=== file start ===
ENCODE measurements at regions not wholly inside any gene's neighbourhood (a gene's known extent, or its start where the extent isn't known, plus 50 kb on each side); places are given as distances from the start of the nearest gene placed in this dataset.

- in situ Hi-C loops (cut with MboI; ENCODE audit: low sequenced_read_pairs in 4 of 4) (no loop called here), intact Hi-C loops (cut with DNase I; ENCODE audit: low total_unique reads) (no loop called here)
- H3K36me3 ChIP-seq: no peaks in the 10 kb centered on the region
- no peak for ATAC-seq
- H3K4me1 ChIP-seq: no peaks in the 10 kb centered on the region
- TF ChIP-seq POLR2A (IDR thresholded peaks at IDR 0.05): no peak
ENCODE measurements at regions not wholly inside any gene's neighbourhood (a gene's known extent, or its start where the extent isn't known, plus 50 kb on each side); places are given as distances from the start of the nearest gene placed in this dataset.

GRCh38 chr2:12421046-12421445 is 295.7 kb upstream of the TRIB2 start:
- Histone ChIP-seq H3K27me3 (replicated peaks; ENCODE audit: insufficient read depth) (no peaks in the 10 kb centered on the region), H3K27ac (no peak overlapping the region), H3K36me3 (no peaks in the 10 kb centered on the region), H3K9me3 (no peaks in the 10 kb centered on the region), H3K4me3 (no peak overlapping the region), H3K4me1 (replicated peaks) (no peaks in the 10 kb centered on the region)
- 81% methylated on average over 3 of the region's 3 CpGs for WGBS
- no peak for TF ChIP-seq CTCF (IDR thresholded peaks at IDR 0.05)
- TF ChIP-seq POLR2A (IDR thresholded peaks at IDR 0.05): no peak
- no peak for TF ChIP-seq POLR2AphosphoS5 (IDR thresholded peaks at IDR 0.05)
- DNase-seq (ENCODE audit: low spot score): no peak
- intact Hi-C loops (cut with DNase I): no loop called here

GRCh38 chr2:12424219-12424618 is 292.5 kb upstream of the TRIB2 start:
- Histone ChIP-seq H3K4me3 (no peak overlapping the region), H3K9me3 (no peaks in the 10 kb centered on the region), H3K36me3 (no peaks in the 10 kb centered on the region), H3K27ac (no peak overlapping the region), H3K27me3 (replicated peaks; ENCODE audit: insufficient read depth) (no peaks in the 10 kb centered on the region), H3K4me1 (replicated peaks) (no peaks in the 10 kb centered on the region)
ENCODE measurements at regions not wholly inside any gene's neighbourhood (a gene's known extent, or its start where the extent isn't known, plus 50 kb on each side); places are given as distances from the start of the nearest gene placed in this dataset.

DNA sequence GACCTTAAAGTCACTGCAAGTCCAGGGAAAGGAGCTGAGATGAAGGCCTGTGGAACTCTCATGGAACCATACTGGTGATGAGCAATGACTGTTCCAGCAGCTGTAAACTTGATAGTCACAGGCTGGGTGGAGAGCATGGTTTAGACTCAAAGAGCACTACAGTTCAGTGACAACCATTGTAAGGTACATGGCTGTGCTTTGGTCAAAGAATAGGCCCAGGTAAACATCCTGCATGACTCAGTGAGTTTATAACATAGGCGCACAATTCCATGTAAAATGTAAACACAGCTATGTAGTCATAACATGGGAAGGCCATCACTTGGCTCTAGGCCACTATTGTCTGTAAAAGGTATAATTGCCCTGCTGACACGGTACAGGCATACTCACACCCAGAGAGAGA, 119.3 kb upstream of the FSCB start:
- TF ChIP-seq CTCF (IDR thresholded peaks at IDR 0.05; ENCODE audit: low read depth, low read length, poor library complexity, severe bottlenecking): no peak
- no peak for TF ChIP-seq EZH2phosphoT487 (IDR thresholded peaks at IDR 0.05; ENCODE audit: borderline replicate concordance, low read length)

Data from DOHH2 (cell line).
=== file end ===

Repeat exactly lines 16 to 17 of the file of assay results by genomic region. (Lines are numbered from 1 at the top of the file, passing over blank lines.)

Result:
GRCh38 chr2:12424219-12424618 is 292.5 kb upstream of the TRIB2 start:
- Histone ChIP-seq H3K4me3 (no peak overlapping the region), H3K9me3 (no peaks in the 10 kb centered on the region), H3K36me3 (no peaks in the 10 kb centered on the region), H3K27ac (no peak overlapping the region), H3K27me3 (replicated peaks; ENCODE audit: insufficient read depth) (no peaks in the 10 kb centered on the region), H3K4me1 (replicated peaks) (no peaks in the 10 kb centered on the region)